South Asia is a developing region struggling with economic and human development issues and strategies. One way to help pull them out of cycles of poverty is regional cooperation.Unfortunately, such partnerships are complicated by disputes between India and Pakistan with roots from British rule and their partition. In addition, India is reluctant to embrace the influence of China in South Asia as it gradually expands. From Indian viewpoints, South Asia is undoubtedly its sphere of influence, which encourages New Delhi to build India-led multilateral development mechanisms.Speaking of regional cooperation of South Asia, there are currently different multilateral cooperation mechanisms, including South Asia Association for Regional Cooperation (SAARC), Bangladesh-China-India-Myanmar Economic Corridor, and Bay of Bengal Initiative for Multi-Sectoral Technical and Economic Cooperation. The SAARC, which has been put on hold for a long time, seems to have been activated under COVID-19. For example, a SAARC coronavirus fund has been proposed. However, the prospects of regional cooperation in the region remain less optimistic due to structural constraints. These entail strained India-Pakistan relations, China-India border spats and India’s troublesome ties with smaller countries around the subcontinent.
In one word, it will be very difficult to achieve better outcomes if South Asian countries rely solely on themselves and existing mechanisms.
Although the impact of COVID-19 has been dramatic, the signing of the Regional Comprehensive Economic Partnership (RCEP) has brought a lot of hope to regional cooperation and given fresh impetus for further economic development in Southeast Asia. People in the region have regained their confidence in multilateral cooperation against the background of US’ retreat from multiple international agreements.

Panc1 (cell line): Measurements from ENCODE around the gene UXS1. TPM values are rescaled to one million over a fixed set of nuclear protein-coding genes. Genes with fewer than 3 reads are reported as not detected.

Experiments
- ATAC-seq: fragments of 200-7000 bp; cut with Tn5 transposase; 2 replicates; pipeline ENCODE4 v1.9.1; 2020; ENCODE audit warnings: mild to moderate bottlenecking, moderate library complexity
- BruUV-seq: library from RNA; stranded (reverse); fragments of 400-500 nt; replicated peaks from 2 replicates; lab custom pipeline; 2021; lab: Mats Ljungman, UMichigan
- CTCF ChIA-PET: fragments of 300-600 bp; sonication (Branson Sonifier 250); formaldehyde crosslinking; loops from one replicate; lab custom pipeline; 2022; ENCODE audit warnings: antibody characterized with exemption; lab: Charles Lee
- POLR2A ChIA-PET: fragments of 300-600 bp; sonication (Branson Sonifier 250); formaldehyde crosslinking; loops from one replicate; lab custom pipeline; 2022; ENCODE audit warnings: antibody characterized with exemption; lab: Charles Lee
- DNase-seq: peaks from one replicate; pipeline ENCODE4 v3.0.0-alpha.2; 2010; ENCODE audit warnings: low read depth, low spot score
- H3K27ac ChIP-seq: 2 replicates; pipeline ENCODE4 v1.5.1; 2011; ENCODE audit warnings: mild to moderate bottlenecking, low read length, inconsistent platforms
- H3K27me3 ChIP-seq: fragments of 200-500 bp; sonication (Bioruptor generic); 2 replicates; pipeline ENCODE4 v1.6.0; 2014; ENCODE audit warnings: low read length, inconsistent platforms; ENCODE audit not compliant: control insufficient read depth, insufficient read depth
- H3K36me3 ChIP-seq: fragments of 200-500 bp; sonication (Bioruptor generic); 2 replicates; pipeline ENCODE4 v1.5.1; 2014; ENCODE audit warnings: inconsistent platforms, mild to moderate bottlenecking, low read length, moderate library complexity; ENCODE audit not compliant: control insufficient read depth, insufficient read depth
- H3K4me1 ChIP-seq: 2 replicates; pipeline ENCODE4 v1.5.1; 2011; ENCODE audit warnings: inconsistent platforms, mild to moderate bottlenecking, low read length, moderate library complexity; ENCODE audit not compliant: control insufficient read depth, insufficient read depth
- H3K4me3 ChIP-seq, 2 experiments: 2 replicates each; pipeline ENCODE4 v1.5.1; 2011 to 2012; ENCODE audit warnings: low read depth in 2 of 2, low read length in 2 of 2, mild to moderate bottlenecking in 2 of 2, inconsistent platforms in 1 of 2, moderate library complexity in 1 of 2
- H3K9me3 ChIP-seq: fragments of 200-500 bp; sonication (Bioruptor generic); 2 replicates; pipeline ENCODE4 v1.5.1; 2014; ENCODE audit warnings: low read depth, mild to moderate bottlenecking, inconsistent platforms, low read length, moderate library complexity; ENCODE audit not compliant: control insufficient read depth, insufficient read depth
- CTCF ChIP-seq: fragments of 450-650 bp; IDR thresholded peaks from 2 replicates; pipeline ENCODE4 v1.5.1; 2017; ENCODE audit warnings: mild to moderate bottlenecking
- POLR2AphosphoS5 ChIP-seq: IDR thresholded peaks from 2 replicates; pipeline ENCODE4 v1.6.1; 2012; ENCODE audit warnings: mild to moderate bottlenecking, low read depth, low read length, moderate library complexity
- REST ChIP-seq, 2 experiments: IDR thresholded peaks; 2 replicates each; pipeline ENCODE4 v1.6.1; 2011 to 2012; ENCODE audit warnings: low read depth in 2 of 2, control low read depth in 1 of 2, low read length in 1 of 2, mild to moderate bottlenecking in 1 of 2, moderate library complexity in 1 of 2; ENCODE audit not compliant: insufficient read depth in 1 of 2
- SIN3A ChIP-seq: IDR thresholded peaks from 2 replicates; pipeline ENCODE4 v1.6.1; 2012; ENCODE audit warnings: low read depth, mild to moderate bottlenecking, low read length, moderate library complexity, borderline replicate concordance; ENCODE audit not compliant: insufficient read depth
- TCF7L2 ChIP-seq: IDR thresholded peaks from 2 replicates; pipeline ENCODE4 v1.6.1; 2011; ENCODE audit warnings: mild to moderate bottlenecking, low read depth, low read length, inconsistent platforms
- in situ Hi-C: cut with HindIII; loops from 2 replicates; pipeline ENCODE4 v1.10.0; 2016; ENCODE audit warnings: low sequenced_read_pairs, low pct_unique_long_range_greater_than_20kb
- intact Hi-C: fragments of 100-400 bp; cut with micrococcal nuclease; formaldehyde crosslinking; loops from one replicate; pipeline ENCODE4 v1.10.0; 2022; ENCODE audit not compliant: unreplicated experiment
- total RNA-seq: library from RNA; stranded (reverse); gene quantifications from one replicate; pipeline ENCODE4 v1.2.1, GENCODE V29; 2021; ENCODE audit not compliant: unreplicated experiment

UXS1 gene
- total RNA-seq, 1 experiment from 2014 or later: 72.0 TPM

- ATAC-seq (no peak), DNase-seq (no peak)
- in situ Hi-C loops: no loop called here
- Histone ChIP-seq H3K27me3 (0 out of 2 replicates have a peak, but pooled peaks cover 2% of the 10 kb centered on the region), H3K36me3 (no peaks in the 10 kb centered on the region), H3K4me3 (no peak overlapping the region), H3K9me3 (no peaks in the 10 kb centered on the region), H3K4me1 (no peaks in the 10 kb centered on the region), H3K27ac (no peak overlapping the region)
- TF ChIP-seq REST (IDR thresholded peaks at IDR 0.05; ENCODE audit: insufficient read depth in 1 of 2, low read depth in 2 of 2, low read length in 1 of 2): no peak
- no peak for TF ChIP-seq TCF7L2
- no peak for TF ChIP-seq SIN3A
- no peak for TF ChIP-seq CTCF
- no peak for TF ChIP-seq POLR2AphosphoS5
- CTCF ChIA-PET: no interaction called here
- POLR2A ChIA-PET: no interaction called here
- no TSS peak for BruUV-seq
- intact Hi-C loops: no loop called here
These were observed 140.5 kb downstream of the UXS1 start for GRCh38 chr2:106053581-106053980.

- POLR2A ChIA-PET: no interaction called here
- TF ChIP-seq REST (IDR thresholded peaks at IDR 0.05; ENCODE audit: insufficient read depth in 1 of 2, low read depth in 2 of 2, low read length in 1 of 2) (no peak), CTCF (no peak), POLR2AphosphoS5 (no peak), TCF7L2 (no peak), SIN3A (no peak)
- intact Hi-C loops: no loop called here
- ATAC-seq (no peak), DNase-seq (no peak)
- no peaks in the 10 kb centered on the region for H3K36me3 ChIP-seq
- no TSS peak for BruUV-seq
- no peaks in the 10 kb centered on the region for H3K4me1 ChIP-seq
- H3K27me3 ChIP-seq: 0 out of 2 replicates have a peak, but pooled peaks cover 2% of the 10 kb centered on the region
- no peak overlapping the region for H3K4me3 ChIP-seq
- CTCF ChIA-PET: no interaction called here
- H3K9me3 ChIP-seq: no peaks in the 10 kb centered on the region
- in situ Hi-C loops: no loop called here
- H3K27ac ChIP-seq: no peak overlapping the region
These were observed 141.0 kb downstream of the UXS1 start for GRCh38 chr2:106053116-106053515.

RCEP is a triumph of ASEAN’s middle-power diplomacy. Certain small and medium-sized countries have overcome differences with a consensus that cooperation will do more good for the region. An East Asian trade agreement has long been recognized as something that would add major value to the region. However, China and Japan, the region’s two largest economies, were not considered “politically acceptable” as architects for the project. This stalemate was resolved in 2012 by an ASEAN-brokered deal that included India, Australia and New Zealand as members. Without ASEAN taking up the helm for negotiations, RCEP might never have been launched. China’s economic takeoff has benefited from foreign direct investment from East and Southeast Asia for many years. However, India cannot expect similar economic injections from its South Asian neighbors. This is also one of the considerations behind India’s “Look East” and “Act East” policies. According to a statement issued by RCEP member states, India is still warmly welcome to join this agreement in the future, despite backing out this time.
Given that all South Asian countries are actively responding to the Belt and Road Initiative (BRI) except India, the “Act East” policy of South Asia may be a future option for this region.
From China’s perspective, the BRI and RCEP do not exclude each other. Since the signing of RCEP, there have been heated discussions around dual “circulation” development patterns in China. Moreover, China has been actively exploring synergy between BRI and RCEP. China’s domestic response to the BRI entails the rapid establishment of free trade zones (FTZs). In this year, the number of Chinese FTZs has reached 21. Beijing hopes these free trade zones can make necessary adjustments to expand trade with RECP members. In conclusion, under the circumstances that regional cooperation in South Asia is facing difficulties, BRI and RCEP provide such a great chance to accommodate regional cooperation in both South Asia and Southeast Asia.
The author is Research Fellow, Institute of the Belt and Road Initiative, Tsinghua University